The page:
community, to increase our representation in serving our own communities within these pivotal agencies. The members are community experts and advocates who could provide
culturally and linguistically appropriate trainings to counties.

C. SERVICES
1. Alignment: Pacific Islander community is often connected to each other across county lines. Health and healthcare services and programs should therefore not be siloed - counties should align their services across the counties to better serve Pacific Islander populations.
2. Healthy Heart SF is a physical activity campaign for African Americans and Latinos in SF that was designed to be accessible, culturally relevant, and convenient. This campaign
should be extended to and replicated in all three counties for the Pacific Islander community, as it provides exactly the type of education, services and community- building that would be achieve optimal health outcomes and quality of life for Pacific Islanders.
3. Pacific Islander Clinic: The counties should create health clinics for the Pacific Islander community. In San Francisco, the HOPE-SF Wellness Centers and other MCAH providers should rely on Ravenswood Family Health Center as a model. For example, the wall posters and information is all translated into Pacific Islander languages, making it a welcoming and inviting space for the community.
4. Dedicate a community space to Pacific Islanders: San Francisco District 10 area is currently being revamped and it has also been a long standing community to the Pacific Islanders. Like many other communities, Pacific Islanders have an abundance of pride
and would like a specific community space to host our events, bring in resources, work and serve our own community.
5. Translation: The Pacific Islander Task is an important advisory body for county governments and agencies. If there is a need for translation services, counties should contact the Task Force first to be referred to a reputable and trusted translation services for the community.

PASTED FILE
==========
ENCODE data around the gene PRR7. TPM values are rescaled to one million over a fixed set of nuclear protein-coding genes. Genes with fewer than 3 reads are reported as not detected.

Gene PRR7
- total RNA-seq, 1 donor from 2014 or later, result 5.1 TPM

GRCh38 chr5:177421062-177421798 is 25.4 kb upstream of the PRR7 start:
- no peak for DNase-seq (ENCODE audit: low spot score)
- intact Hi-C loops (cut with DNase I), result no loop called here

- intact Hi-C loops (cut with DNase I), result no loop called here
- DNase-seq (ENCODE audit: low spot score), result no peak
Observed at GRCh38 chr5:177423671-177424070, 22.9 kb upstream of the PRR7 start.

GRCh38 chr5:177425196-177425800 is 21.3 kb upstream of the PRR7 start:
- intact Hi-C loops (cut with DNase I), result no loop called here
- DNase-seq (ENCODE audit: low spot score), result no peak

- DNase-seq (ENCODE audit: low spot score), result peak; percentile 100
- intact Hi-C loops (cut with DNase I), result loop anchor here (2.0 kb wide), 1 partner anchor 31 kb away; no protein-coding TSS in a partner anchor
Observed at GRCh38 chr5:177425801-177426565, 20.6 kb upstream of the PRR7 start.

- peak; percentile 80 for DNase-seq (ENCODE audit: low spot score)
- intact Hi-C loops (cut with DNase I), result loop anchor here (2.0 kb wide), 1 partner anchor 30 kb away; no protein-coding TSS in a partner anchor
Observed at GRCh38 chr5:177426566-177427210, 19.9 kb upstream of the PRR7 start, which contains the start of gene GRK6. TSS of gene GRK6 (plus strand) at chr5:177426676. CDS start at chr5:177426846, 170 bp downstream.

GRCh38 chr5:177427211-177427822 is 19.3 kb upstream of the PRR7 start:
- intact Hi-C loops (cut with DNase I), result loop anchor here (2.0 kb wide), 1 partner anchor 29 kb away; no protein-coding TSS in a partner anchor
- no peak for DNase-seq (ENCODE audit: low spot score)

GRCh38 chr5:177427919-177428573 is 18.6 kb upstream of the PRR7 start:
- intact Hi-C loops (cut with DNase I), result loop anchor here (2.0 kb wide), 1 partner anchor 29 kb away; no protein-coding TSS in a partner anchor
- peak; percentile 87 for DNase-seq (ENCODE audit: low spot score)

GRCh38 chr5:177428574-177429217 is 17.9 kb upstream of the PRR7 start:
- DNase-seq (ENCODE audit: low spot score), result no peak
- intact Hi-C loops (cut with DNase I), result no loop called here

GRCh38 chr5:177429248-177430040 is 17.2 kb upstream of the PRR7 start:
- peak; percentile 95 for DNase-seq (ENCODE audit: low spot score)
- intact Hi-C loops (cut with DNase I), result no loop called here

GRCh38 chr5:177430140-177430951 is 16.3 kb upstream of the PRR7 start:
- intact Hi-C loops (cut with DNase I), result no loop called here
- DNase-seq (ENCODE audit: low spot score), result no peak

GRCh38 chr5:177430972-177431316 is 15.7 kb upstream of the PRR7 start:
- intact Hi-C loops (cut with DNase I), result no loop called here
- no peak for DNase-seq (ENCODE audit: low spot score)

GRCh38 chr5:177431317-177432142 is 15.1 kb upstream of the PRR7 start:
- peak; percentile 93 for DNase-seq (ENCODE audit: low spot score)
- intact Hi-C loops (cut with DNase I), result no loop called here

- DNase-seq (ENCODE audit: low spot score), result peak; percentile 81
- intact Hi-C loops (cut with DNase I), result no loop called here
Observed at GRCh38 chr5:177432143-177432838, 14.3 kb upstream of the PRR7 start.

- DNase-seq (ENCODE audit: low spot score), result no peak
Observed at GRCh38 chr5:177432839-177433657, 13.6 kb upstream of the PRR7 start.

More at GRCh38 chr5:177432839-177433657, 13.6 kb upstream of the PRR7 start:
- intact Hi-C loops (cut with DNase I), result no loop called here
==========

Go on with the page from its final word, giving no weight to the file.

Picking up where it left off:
6. Cultural Humility Models: Health and healthcare services must integrate Pacific Islander cultural models of well-being into their population health programs and resources, including cultural protocols. Services should align in a culturally sensitive way to be most
efficient and useful to the Pacific Islander community.
D. DATA
1. Demographic Template: Often times, health and healthcare provider locations do their own assessments or demographic data collection of a patient, which often leads to mischaracterization of race/ethnicity. It is important for agencies and providers to standardize the intake process with a template that relies on the self-identification of a
client or patient.
2. Threshold Languages: Each county should investigate the proportions of Pacific Islanders
in their counties and regularly translate government documents into the Pacific Islander languages that are represented.

E. FUNDING NEEDS
1. Funding Allocation: Data on Pacific Islanders is often unreported because of statistical unreliability to make meaningful interpretation. Thus, there is often a lack of meaningful justification for funding for Pacific Islander health concerns, even though PIs are
burdened by disproportionately high rates of chronic health issues. Agencies should therefore allocate funds based on populations most impacted by health disparities, not by population volume.
2. Taskforce Investment Funding: The Pacific Islander Taskforce is meant to serve as a stand-alone advisory body for agencies and local governments. For the Pacific Islander Taskforce to sustain itself and remain an important community and agency resource, agencies and city/county governments should commit to the Taskforce’s continued involvement by allocating funding towards the Taskforce’s infrastructural goals and sustainability.
3. Pacific Islander Community-Based Organization Investment Funding: There are very few Pacific Islander-focused community-based organizations or programs. These existing organizations provide vital work within the community, and agencies and city/county
governments should allocate further funding towards these organizations to ensure that they remain a vital community resource.

F. AGENCY ACCOUNTABILITY AND RESPONSIBILITY
1. Agency interest: Organizations and agencies central to health, health care services, educational institutions, community-based organizations, financial institutions, and other
key entities that influence decision and policy making should integrate Pacific Islander well-being into their internal thought processes about how and where their work should be done. Agencies should be proactive about investigating community needs, hiring more
individuals from the community, effectively evaluating programming to ensure that it has a positive effect on the Pacific Islander population. Lastly, aforementioned organizations and agencies must strive to increase their knowledge about the Pacific Islander community on an ongoing basis and challenge themselves to improve their existing systems.